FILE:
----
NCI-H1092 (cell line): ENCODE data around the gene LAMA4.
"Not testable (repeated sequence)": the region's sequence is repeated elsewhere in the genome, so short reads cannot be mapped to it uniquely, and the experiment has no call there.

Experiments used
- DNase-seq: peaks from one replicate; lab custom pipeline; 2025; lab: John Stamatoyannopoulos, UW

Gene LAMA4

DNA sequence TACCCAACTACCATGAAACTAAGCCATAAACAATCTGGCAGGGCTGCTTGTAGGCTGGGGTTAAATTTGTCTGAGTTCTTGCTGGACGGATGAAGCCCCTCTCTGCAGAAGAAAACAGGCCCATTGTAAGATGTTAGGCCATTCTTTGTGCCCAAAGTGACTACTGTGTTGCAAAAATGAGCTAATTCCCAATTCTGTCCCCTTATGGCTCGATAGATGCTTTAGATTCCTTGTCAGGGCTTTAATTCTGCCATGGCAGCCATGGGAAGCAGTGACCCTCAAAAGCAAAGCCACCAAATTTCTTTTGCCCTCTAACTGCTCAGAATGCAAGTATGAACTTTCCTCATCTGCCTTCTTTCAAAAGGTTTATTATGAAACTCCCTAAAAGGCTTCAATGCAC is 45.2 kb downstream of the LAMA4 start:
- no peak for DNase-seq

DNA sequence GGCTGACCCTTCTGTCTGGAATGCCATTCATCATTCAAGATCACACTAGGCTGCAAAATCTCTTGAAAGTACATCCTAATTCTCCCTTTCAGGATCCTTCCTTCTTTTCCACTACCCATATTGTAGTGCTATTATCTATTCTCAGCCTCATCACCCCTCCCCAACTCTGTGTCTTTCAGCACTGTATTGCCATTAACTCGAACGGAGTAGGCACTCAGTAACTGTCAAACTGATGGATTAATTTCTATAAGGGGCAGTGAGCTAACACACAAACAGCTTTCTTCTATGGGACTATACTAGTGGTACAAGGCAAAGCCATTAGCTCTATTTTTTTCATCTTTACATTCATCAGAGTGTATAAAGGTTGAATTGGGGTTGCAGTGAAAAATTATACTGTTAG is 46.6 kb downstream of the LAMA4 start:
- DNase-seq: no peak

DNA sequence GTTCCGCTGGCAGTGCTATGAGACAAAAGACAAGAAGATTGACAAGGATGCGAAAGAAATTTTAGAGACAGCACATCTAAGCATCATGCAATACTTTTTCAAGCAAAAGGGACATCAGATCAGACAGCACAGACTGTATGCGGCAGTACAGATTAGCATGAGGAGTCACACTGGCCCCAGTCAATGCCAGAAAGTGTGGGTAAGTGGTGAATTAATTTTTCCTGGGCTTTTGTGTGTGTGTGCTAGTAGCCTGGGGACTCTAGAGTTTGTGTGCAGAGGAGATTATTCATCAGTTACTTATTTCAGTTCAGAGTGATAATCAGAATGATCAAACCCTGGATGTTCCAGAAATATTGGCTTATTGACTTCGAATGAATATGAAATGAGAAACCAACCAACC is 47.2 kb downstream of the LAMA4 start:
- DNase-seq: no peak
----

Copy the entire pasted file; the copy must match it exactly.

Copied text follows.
NCI-H1092 (cell line): ENCODE data around the gene LAMA4.
"Not testable (repeated sequence)": the region's sequence is repeated elsewhere in the genome, so short reads cannot be mapped to it uniquely, and the experiment has no call there.

Experiments used
- DNase-seq: peaks from one replicate; lab custom pipeline; 2025; lab: John Stamatoyannopoulos, UW

Gene LAMA4

DNA sequence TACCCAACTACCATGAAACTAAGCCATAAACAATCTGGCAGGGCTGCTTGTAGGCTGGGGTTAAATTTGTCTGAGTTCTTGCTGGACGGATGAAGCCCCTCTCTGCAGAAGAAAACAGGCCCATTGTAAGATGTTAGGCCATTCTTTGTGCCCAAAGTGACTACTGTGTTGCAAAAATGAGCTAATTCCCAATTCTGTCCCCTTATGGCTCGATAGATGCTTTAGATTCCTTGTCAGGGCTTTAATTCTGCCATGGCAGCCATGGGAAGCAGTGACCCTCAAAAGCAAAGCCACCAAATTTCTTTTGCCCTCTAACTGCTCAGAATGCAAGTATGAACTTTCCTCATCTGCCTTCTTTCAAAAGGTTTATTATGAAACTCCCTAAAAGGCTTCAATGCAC is 45.2 kb downstream of the LAMA4 start:
- no peak for DNase-seq

DNA sequence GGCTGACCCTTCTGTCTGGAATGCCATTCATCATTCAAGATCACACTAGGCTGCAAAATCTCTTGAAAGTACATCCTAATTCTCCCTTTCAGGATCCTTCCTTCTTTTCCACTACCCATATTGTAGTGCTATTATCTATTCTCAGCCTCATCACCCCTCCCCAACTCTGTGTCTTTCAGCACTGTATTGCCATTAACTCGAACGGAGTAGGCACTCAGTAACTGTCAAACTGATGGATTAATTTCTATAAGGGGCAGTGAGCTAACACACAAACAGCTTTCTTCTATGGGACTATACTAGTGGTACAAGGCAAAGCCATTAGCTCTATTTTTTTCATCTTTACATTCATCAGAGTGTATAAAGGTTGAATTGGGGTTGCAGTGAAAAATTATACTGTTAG is 46.6 kb downstream of the LAMA4 start:
- DNase-seq: no peak

DNA sequence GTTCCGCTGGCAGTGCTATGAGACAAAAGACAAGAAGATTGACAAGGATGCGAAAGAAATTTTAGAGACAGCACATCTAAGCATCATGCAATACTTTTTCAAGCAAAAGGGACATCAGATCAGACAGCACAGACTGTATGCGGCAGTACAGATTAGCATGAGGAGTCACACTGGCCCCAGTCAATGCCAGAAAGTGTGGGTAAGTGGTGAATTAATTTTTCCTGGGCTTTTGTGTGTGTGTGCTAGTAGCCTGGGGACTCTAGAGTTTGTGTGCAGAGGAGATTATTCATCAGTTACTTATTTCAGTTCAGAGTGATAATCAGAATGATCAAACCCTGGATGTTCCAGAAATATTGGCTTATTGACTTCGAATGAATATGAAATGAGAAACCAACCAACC is 47.2 kb downstream of the LAMA4 start:
- DNase-seq: no peak